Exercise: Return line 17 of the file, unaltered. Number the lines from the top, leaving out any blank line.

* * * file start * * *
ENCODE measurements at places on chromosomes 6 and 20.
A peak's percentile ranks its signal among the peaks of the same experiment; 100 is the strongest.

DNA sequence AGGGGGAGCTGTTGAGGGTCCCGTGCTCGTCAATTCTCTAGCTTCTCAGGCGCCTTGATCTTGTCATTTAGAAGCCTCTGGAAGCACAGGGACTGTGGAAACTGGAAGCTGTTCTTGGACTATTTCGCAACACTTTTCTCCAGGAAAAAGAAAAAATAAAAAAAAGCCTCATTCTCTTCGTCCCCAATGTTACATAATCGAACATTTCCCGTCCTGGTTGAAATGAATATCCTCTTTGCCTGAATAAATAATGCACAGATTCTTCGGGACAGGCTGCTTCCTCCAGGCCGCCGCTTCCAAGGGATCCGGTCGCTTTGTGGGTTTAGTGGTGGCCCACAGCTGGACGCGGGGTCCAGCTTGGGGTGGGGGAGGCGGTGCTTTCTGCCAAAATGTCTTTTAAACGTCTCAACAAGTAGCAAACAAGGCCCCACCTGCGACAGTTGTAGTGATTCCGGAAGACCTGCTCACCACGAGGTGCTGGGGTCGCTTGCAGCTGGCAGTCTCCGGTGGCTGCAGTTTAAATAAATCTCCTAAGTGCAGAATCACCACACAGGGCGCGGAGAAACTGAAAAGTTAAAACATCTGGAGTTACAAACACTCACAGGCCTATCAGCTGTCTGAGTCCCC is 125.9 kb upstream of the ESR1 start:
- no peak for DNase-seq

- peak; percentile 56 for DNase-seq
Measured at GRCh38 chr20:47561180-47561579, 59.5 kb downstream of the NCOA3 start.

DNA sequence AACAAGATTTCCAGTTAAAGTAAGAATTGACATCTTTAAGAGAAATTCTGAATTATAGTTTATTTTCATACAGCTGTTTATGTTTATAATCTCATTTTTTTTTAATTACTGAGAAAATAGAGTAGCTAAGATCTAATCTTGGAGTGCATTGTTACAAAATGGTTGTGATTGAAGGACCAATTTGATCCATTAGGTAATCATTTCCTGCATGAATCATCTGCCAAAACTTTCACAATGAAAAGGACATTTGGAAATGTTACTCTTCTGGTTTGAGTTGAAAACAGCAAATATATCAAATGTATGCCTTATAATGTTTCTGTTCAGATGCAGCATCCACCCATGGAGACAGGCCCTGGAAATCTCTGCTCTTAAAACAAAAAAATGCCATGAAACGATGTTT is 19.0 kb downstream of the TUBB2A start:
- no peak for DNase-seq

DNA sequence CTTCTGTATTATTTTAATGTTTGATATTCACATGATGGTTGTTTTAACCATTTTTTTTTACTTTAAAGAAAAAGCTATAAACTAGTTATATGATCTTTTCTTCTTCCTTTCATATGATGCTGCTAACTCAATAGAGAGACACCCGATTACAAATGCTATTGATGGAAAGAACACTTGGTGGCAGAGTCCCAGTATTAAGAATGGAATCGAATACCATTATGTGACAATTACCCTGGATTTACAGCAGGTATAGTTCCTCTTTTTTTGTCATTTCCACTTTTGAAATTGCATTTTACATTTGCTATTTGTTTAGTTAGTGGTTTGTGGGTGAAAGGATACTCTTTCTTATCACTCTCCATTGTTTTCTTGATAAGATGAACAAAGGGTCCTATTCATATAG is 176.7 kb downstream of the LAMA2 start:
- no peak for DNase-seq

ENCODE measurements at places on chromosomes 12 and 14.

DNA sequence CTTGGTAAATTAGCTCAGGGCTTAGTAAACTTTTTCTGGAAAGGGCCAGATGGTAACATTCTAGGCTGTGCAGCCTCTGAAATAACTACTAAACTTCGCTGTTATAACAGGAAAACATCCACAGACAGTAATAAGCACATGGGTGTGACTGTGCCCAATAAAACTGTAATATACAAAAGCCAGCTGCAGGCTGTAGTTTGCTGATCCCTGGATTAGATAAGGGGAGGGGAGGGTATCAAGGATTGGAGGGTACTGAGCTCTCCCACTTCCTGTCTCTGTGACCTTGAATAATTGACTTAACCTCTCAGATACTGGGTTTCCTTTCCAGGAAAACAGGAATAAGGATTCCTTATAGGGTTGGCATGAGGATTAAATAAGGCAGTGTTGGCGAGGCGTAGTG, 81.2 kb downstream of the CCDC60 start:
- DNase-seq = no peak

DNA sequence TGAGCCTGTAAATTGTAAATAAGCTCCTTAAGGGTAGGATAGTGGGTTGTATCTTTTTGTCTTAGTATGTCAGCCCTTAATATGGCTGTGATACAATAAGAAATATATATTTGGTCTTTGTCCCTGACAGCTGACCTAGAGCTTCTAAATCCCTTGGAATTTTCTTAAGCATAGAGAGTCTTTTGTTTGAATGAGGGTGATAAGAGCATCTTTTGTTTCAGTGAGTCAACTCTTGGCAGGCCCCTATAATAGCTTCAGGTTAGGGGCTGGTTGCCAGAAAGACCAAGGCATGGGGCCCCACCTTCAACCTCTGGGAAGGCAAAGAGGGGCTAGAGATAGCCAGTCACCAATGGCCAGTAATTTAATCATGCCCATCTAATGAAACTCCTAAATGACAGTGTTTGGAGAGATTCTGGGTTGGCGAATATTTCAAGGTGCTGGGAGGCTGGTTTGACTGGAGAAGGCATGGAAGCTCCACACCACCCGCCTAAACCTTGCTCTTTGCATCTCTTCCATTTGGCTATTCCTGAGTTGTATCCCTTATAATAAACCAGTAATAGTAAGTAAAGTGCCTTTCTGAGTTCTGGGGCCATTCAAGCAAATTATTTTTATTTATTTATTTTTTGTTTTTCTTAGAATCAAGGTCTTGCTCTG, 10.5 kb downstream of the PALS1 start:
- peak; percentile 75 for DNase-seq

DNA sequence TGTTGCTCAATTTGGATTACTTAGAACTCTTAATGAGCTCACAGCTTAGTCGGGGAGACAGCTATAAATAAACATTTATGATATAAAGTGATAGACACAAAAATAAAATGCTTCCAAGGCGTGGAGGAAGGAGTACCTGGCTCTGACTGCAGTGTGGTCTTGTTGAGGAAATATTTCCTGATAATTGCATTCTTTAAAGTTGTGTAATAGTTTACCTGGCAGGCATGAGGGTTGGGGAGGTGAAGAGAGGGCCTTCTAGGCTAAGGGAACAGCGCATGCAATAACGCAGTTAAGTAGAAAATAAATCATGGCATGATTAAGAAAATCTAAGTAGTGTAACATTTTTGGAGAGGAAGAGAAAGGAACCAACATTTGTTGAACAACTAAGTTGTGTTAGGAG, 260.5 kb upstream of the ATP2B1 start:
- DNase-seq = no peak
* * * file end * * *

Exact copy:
- DNase-seq = no peak